International Trade

  • August 21, 2014

    New Census Rule Allows Agencies To Share Export Data

    The U.S. Census Bureau on Thursday said it has tweaked confidentiality rules over confidential export data collected by the government, allowing other federal agencies’ data to be collected in unified digital hub overseen by the Census Bureau as part of the International Trade Data System.

  • August 21, 2014

    US Plans $2.3B In Arms Sales To Saudi Arabia, Turkey

    The U.S. Department of Defense said on Thursday that it plans to sell $2.3 billion worth of military equipment to Saudi Arabia and Turkey, with the bulk of the sales coming from a military air warning and control system that will be sold to Saudi Arabia through a contract with The Boeing Co.

  • August 21, 2014

    Judge Calls Argentina Debt Proposal Illegal, Balks At Contempt

    A New York federal judge on Thursday lambasted a proposal by Argentina to pay holders of its sovereign debt beyond the reach of U.S. courts, but stopped short of holding the country in contempt.

  • August 21, 2014

    Tech Giants Back Fed. Circ. Limits On ITC Patent Authority

    Google Inc., Microsoft Corp. and a host of other technology companies have urged the full Federal Circuit to uphold a panel decision that barred the U.S. International Trade Commission from hearing induced patent infringement cases when a product only infringes after importation.

  • August 21, 2014

    Clerical Error Leads US To Cut Taiwan Solar Panel Duties

    The U.S. Department of Commerce has made a marked reduction to the level of initial tariffs applied to imports of Taiwanese solar panels that have been sold in the U.S. at unfairly low prices after correcting ministerial errors that led to a faulty anti-dumping margin.

  • August 20, 2014

    Russia Shuts Down 4 McDonald's Restaurants

    Russia has suspended operations at four McDonald's Corp. restaurants in Moscow, citing "numerous sanitary violations," amid the country's ongoing sanctions battles with the U.S. and the European Union.

  • August 20, 2014

    Russia Eases Food Import Ban To Boost Domestic Producers

    The Russian government announced on Wednesday that it is easing its recently enacted ban on food imports from countries that have handed down sanctions in response to the Ukraine crisis by exempting certain items that may benefit its own domestic food production.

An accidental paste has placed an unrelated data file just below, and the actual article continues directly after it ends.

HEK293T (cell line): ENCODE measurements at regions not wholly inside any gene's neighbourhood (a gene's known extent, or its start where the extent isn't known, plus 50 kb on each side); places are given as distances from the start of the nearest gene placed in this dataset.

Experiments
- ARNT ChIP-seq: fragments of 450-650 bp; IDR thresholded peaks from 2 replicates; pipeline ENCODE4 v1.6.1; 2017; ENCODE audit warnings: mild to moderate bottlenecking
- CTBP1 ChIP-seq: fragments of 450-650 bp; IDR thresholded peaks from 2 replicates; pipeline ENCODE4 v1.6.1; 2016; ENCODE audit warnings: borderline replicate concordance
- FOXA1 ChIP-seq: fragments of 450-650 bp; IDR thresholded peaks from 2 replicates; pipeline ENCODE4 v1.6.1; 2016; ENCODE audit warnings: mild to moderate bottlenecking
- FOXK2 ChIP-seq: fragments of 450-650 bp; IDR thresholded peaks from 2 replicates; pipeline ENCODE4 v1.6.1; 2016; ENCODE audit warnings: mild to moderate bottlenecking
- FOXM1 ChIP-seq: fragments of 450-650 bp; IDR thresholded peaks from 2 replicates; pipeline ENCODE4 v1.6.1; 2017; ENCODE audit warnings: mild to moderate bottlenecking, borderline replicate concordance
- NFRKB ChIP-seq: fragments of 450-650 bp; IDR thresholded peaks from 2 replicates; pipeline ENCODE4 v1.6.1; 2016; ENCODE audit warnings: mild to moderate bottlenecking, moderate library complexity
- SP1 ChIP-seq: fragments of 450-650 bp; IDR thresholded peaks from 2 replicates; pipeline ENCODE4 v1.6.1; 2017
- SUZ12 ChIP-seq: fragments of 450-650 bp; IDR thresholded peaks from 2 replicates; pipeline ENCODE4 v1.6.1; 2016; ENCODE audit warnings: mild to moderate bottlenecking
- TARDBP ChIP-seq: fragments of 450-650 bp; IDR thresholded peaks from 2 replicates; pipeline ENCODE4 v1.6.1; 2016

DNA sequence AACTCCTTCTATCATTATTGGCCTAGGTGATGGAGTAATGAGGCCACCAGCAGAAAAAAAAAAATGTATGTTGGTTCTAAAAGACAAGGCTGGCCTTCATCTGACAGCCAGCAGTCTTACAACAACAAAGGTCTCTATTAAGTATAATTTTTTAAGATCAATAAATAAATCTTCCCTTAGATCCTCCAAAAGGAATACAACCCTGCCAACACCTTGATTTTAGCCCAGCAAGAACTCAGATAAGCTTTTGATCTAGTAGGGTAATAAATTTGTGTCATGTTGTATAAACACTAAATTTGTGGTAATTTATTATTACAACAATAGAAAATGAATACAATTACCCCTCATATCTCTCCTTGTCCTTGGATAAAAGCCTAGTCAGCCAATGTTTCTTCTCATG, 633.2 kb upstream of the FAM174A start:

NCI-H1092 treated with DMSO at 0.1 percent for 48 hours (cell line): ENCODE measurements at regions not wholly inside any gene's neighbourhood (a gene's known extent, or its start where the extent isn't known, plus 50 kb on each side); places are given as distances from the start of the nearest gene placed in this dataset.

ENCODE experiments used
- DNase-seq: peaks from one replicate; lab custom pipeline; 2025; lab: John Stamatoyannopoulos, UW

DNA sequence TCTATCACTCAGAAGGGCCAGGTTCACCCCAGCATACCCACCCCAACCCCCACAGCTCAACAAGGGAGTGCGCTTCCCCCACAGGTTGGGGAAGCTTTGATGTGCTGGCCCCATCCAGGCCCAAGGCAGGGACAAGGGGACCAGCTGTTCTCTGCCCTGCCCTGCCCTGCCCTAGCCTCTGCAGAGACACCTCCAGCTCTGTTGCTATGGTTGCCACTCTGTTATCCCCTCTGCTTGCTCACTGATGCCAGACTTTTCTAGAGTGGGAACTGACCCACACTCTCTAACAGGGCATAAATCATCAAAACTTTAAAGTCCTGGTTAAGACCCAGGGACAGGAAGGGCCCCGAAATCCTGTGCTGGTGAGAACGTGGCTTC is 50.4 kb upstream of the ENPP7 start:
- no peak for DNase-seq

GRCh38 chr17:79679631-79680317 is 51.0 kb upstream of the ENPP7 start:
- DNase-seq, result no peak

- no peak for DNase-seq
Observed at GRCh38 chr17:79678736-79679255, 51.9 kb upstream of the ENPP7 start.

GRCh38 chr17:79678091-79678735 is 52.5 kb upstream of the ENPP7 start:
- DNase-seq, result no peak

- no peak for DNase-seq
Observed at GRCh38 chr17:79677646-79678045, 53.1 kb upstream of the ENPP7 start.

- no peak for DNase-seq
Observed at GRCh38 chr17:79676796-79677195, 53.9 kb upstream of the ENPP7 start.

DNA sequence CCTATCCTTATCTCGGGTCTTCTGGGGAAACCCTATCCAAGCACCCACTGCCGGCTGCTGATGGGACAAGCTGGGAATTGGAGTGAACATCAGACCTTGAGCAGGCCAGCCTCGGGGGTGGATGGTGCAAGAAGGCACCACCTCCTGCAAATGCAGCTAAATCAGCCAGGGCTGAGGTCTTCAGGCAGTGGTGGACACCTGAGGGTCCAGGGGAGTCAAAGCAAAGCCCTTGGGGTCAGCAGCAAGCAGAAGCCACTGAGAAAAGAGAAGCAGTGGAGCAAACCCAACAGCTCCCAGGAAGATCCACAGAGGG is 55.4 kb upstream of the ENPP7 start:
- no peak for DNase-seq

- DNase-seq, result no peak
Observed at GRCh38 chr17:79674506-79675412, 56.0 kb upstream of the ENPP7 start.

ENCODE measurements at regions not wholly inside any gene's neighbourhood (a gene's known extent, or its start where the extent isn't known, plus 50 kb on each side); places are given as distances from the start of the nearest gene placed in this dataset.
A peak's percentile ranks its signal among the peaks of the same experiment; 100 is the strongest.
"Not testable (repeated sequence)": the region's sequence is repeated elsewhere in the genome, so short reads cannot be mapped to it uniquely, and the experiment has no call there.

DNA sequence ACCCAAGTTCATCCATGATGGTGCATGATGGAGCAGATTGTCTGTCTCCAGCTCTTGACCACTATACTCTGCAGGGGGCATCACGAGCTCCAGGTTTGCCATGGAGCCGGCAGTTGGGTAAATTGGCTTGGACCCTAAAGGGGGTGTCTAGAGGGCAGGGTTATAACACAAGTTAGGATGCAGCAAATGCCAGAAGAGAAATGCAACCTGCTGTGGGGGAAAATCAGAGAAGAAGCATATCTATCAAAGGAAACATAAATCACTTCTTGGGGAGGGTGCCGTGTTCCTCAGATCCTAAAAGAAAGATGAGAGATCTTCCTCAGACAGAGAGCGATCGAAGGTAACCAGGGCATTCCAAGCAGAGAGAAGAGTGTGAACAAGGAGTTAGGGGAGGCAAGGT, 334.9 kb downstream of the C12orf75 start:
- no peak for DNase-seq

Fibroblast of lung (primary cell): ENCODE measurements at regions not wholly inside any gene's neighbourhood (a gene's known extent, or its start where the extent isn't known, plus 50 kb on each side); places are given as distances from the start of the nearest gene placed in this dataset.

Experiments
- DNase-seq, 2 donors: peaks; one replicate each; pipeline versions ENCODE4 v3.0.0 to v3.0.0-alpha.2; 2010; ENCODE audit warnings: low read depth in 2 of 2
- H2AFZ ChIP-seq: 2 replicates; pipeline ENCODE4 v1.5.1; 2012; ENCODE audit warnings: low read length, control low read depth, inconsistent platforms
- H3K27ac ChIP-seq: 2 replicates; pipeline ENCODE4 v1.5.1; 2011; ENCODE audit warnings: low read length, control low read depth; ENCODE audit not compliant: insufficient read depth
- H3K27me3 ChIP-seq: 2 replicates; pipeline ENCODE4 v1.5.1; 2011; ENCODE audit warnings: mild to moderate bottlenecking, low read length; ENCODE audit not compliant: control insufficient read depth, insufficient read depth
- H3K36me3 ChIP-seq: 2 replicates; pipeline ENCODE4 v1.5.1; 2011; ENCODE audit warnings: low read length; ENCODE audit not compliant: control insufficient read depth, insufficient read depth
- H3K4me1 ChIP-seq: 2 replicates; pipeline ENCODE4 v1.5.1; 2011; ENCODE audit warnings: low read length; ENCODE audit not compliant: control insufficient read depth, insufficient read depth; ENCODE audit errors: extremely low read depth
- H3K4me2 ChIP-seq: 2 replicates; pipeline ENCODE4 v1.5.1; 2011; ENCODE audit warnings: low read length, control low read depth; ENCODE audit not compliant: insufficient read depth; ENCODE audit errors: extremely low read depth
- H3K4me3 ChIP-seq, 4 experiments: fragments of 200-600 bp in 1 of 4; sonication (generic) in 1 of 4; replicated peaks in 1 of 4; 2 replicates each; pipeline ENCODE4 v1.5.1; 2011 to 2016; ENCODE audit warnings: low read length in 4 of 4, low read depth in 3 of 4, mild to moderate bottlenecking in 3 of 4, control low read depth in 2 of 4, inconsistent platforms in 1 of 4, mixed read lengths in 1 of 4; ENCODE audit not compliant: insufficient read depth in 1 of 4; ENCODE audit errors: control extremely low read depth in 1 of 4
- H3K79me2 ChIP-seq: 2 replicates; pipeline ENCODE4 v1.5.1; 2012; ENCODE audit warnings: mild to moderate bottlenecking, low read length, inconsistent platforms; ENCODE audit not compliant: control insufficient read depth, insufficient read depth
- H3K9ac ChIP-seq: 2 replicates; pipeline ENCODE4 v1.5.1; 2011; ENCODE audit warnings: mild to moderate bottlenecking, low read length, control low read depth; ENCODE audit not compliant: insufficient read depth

• August 20, 2014

    Amazon To Set Up Shop In Shanghai Free Trade Zone

    Amazon.com Inc. will expand its business into Shanghai's free trade zone, hoping to sell merchandise in China, the Seattle retailer said late Wednesday. 

  • August 20, 2014

    Aerospace Co. Head Pleads Not Guilty To Illegal Exports

    The co-founder of aerospace technology company Valley Forge Composite Technologies Inc. pled not guilty in Kentucky federal court Friday to conspiracy and money laundering charges stemming from his allegedly illegal microcircuit sales to Hong Kong and China.

  • August 20, 2014

    Ex-Im Chief Threatened With Subpoenas In Renewal Probe

    The chairman of the House Financial Services Committee on Monday criticized the U.S. Export-Import Bank for failing to provide the committee with information that lawmakers have requested as they consider renewing the Ex-Im charter, saying that the panel may force the bank to comply through subpoenas.

  • August 20, 2014

    Argentina Plans To Skirt US Courts, Pay Bonds Locally

    The president of Argentina on Tuesday announced a plan to pay holders of its sovereign debt outside of the reach of U.S. courts, after a New York federal judge blocked a payment to bondholders who agreed to restructurings, which led the country to default for the second time in 13 years.

  • August 20, 2014

    2nd Circ. Won't Revisit EU's RICO Suit Against RJ Reynolds

    The Second Circuit on Wednesday stood by its April opinion holding that Racketeer Influenced and Corrupt Organizations Act claims can apply to conduct outside the U.S., leaving intact a decision to revive a European Union suit alleging a criminal money-laundering and cigarette-smuggling scheme run by R.J. Reynolds Tobacco Co.

  • August 19, 2014

    Samsung To Pay $2.3M To End FCA Suit Over Trade Breach

    Samsung Electronics America Inc. has agreed to pay $2.3 million to settle a whistleblower suit in Maryland federal court accusing the tech giant of violating the False Claims Act by providing resellers with inaccurate information regarding its products’ country of origin, the U.S. Department of Justice announced Tuesday.

  • August 19, 2014

    Lawsky Bares Teeth With Latest Standard Chartered Penalty

    With Tuesday's latest penalty for Standard Chartered PLC over anti-money laundering violations, New York Superintendent of Financial Services Benjamin Lawsky is proving himself to be as feared an enforcer as his federal counterparts — if not even more so.

  • August 19, 2014

    EFF Calls On Wyden To Pull Back Trade Deal Curtain

    The Electronic Frontier Foundation on Tuesday implored Sen. Ron Wyden, head of the powerful Senate Finance Committee, to craft more transparent rules overseeing the negotiation and passage of free trade agreements, warning against overly restrictive protections for copyrights.

  • August 19, 2014

    Google Urges ITC Not To Bar Smartphone Sales In Patent Row

    Google asked the U.S. International Trade Commission on Monday not to bar the sale of smartphones containing its software that Black Hills Media LLC alleges violate patents allowing smartphones to share media across platforms, saying a ban would cripple the U.S. smartphone market.